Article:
Gail Pittaway, The Waikato Times, 20-09-2003


Bone-China Staircase, Hamilton 2003

Written and Directed by David Foote.

Now the storylines revolves around the warped perceptions and nursery-rhyme fantasies of adolescent girl Anwen Duffy, inadvertently kidnapped from a shopping centre aged 3. Her captor Reynard, a mentally unbalanced janitor, has kept her completely isolated from reality, ensconced in the insular world of her own imagination. Anwen’s primary input is from the books she’s given to read, and consequently fairy-tale personalities from these become her “companions”. It’s thoroughly laden with nightmarish style symbols, of course. Big bad wolves and witches. Mummy and daddy mysteriously vanish. Don’t venture up the bone-china staircase or something nasty’ll kill yo ass. Occasionally felt a little laboured – a coupla scenes that possibly didn’t need to be there? – but overall cleverly structured, building to a climax and all-is-revealed. Strong performances all round kept the plot engaging and the situation sinister – Reynard was particularly well played, creating a complex and even tender as opposed to a clichéd psychotic. A visually impressive play, with scenery, lighting and projections creating an evocative texture. This combined with the sound effects really made the whole atmosphere work. Crucial for suspending ones disbelief in this kind of production, Obviously a team effort but they managed to pull it off. Ambitious and imaginative. I hope to see more of this ilk in 2004 – good stuff.


Inviting Caroline, FringeNZ 2004

Written and directed by Ross MacLeod

“A show about a party. A party that ends in bitch fights, claws, and screaming. A show about the silly things we do when fucked up and horny and angry about being eighteen. “ Or nineteen. I never thought I’d hear 8 Foot Sativa at BATS Theatre, but there you go, the silly things we do when fucked up and horny. Written and directed by Ross MacLeod, who is rumored to be the Next Big Iconic Kiwi Cult Writer, Inviting Caroline, is a fast-paced exploration and expose of the social conventions, conformities and cons of everyday life. A thick veil of words halted this show from reaching its full effect. Some parts packed a bogan punch; others felt like a wet spewed-upon carpet. Which is also what this play is about. Aspects of a shiny performance shone through the heaviness of the script. The direction (assisted by Caroline Hastings) and choreography was hard, fast and quick, much like Caroline, the heroine of the show. The cast, held together by Tim Heal, did a stellar job of ensemble performance, especially as it demanded both physical prowess and excellent elocution and enunciation. No particular performances stood out in this team effort- the actors were in good support of one another. Lighting and set design transformed the stage into a slice of student life and stubbies, a life that I’d sooner forget than remember! Overall, seeing this show was a fun way to spend an evening. Especially when my own birthday party is around the corner. I won’t be Inviting Caroline.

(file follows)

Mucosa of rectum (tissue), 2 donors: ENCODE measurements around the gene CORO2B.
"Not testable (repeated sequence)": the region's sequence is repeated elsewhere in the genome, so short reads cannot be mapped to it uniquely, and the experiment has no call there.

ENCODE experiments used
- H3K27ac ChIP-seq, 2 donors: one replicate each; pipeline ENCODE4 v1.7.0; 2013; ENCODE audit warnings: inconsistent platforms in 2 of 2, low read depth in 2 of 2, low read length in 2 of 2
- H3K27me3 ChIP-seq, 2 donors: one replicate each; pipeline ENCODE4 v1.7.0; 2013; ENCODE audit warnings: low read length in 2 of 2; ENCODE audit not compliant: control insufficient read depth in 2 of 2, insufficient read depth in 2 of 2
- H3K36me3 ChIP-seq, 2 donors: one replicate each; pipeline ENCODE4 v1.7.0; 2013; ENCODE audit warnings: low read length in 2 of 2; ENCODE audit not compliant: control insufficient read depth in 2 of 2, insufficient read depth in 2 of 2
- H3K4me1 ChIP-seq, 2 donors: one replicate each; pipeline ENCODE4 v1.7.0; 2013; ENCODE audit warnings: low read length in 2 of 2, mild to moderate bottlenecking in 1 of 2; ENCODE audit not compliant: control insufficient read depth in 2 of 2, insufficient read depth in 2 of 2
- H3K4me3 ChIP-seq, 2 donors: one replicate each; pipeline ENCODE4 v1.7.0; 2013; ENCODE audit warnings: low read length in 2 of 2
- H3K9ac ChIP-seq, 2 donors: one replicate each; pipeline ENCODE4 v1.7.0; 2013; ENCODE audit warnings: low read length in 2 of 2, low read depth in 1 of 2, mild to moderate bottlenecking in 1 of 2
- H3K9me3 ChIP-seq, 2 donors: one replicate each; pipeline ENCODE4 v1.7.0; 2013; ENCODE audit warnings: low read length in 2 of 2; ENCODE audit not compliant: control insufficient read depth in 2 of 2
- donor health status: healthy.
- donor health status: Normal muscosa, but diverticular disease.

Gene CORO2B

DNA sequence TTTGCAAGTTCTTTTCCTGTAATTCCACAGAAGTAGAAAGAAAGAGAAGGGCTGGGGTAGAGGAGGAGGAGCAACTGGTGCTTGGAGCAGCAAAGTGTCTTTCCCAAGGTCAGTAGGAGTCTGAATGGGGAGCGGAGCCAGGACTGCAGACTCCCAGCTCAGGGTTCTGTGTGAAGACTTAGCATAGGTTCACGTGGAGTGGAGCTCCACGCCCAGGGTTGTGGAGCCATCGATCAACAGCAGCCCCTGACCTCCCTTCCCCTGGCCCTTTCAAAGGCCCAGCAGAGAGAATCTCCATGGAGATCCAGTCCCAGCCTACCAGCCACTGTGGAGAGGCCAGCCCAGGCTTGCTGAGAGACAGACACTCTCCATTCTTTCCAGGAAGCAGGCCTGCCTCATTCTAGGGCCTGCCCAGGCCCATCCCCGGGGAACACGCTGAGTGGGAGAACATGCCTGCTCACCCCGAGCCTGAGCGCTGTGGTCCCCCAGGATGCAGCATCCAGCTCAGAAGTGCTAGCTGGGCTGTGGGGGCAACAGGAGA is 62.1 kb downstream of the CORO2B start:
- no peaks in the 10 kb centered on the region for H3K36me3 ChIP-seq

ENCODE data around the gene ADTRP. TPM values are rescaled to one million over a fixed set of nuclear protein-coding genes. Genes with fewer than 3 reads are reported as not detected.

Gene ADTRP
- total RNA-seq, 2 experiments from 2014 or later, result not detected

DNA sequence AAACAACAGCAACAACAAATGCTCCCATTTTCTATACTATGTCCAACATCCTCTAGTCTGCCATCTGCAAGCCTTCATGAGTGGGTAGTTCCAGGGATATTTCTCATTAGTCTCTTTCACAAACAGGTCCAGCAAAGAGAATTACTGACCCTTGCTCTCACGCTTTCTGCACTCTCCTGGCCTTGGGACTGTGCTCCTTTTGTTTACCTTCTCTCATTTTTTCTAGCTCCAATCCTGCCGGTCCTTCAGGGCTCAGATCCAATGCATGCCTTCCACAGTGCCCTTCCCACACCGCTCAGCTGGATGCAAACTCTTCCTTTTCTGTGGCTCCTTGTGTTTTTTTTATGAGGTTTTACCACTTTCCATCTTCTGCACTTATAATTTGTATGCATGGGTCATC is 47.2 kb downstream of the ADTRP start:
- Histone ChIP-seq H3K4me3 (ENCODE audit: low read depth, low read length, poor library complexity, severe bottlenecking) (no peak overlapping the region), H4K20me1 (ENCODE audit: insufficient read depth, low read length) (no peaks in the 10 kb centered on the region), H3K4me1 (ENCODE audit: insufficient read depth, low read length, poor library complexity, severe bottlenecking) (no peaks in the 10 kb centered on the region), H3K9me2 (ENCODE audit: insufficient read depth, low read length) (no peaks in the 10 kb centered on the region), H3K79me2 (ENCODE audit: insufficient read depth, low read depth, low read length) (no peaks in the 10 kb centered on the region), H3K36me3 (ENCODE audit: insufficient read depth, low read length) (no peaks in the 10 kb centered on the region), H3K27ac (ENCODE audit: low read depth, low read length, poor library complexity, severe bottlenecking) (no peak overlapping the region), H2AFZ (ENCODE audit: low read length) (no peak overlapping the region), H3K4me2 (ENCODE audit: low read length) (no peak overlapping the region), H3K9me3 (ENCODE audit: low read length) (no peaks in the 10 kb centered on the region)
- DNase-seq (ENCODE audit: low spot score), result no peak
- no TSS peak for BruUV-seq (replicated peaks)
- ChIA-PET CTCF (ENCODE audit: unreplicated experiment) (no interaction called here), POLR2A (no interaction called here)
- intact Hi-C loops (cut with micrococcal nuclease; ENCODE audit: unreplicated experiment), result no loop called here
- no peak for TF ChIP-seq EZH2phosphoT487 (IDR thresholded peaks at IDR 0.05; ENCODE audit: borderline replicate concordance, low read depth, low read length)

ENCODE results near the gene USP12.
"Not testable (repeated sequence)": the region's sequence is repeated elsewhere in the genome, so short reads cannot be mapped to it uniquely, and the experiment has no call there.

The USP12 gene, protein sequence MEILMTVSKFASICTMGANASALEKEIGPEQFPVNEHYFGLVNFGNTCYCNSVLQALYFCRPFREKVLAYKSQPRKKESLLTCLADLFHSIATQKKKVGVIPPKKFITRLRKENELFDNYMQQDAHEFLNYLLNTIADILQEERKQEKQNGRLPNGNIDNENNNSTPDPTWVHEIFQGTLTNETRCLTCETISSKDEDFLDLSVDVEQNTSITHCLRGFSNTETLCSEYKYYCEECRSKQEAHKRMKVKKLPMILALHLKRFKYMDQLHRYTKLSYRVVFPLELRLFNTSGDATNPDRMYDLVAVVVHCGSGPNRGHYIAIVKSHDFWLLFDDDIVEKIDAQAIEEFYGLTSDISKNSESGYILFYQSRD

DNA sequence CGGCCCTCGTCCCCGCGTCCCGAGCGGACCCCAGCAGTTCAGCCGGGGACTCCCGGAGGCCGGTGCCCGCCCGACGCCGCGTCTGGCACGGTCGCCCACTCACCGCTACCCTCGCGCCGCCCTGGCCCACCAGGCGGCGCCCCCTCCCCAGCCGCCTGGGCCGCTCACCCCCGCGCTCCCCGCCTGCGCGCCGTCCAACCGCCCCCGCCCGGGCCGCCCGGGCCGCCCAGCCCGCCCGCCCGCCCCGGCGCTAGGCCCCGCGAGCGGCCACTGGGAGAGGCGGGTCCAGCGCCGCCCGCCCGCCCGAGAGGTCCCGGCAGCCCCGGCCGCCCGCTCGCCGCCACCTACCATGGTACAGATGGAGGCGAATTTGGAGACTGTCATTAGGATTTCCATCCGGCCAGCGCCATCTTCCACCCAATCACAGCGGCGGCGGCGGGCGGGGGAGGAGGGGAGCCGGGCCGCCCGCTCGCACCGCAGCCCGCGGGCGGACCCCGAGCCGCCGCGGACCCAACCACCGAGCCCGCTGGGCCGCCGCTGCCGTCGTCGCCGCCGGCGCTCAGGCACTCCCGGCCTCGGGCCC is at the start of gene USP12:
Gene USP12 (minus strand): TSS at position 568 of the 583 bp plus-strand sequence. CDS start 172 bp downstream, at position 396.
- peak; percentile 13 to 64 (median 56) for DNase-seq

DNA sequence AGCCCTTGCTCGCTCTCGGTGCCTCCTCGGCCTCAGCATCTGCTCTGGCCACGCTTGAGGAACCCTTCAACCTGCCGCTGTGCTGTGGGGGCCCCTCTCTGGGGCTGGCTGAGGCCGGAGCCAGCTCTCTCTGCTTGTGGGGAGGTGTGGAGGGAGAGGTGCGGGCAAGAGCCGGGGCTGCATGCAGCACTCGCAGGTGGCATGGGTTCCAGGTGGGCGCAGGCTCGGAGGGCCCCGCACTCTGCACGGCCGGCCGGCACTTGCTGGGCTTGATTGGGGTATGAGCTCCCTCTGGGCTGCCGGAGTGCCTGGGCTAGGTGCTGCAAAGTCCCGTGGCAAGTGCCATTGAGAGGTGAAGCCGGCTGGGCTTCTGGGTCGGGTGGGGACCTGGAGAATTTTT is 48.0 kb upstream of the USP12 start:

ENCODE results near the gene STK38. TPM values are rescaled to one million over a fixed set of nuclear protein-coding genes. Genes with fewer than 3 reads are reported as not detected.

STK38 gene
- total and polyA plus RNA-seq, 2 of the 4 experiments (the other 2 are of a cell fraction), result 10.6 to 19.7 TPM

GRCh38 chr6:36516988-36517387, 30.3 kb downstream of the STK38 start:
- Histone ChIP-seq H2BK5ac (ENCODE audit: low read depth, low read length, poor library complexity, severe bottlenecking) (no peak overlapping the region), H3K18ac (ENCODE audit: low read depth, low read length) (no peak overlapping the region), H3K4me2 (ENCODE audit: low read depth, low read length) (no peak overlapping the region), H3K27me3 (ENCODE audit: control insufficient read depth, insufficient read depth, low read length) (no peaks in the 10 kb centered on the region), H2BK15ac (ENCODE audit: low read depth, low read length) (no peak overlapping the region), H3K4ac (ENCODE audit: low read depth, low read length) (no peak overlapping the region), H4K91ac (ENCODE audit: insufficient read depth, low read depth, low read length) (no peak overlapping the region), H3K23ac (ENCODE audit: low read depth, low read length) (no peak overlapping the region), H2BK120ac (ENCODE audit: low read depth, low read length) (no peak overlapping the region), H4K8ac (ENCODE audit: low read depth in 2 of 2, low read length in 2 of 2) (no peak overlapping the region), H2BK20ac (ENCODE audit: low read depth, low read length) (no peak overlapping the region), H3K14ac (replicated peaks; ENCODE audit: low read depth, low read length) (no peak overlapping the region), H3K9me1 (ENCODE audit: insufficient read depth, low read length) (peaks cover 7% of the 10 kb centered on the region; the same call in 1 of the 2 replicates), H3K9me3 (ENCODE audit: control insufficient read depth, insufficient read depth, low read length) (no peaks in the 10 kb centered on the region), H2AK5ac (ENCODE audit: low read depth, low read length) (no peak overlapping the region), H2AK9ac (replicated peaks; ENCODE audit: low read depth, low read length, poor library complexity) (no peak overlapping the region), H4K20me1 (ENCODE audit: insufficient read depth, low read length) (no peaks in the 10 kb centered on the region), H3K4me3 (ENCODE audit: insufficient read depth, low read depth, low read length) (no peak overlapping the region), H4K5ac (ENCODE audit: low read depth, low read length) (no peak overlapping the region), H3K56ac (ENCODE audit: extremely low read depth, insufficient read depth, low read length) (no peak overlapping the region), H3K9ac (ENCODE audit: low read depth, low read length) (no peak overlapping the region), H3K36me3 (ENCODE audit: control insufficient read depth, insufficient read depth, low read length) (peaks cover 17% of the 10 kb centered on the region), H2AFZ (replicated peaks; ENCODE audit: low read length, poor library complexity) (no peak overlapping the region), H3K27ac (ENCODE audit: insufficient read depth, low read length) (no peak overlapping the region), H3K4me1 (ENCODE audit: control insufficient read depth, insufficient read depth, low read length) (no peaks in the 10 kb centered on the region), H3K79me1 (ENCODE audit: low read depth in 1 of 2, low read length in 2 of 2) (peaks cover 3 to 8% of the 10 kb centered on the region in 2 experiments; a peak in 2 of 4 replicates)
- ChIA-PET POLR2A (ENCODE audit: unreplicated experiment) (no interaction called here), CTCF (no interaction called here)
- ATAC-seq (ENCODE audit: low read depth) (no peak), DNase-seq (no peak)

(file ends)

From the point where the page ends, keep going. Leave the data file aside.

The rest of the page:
Felicity Thomas, The Package, 13-03-2004


Inviting Caroline, FringeNZ 2004

Written and directed by Ross MacLeod